Every day, office managers are expected to be able to articulate ideas and problems. It is also important that they listen to and understand others in meetings.

It is important for office managers to research and ready reports, manuals and other data required by management or governmental agencies. They are often called upon to design or update procedures, policies, and standards. They also design work schedules in line with budgets and workloads. They are sometimes expected to layout and evaluate staff training and development programs, customer service initiatives, and performance measurement criteria. Somewhat less frequently, office managers are also expected to keep informed of provisions of labor-management agreements and their effects on departmental operations.

They also have to be able to monitor inventory levels and requisition or purchase supplies as needed and direct or perform efforts associated with shipping and transportation. And finally, they sometimes have to recruit and decide on employees.

Like many other jobs, office managers must be reliable and have exceptional integrity.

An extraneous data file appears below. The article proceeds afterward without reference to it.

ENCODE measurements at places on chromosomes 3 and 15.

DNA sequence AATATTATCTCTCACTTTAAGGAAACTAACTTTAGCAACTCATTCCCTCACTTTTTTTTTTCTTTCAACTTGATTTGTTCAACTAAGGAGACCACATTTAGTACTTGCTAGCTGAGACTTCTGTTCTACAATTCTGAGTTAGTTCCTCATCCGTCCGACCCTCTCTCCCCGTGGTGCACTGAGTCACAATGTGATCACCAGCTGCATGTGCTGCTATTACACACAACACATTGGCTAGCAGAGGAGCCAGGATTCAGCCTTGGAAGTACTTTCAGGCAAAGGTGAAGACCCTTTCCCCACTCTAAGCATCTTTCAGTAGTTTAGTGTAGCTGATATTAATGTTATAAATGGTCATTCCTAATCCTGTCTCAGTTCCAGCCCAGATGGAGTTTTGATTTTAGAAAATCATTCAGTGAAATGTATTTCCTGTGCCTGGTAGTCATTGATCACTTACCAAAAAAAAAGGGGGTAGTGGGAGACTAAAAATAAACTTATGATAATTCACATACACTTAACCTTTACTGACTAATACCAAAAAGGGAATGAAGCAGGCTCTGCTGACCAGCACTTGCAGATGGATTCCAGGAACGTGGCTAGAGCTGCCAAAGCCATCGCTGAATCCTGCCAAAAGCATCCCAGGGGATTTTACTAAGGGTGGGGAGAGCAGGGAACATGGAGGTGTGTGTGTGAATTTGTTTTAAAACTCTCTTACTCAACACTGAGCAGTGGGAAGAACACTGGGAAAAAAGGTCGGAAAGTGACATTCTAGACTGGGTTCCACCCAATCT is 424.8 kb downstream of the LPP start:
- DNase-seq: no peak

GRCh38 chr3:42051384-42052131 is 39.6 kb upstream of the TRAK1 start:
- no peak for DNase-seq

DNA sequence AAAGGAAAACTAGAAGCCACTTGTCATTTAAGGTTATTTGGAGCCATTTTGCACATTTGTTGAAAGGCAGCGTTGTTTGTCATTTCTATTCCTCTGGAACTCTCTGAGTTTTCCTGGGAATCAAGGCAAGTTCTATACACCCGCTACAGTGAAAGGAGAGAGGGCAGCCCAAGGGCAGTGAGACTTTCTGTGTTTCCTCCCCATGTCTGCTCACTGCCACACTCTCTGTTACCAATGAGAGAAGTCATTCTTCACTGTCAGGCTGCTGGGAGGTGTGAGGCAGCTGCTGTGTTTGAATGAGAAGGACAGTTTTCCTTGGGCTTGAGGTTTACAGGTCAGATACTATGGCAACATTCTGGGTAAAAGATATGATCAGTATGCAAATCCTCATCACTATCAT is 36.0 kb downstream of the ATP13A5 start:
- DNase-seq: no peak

Park University - Parkville, MO

Park University, 8700 NW River Park Dr, Parkville, MO 64152-3795. Park University is a large university located in Parkville, Missouri. It is a private not-for-profit school with primarily 4-year or above programs. It has 12,457 students and an admission rate of 78%. Park University has an associate's degree program in Office Management and Supervision.

Colorado Technical University - North Kansas City, MO

Colorado Technical University, 520 E 19th Ave, North Kansas City, MO 64116. Colorado Technical University is a small university located in North Kansas City, Missouri. It is a private for-profit school with primarily 4-year or above programs and has 850 students. Colorado Technical University has an associate's degree and a bachelor's degree program in Medical/Health Management & Clinical Assistant/Specialist which graduated four and eight students respectively in 2008.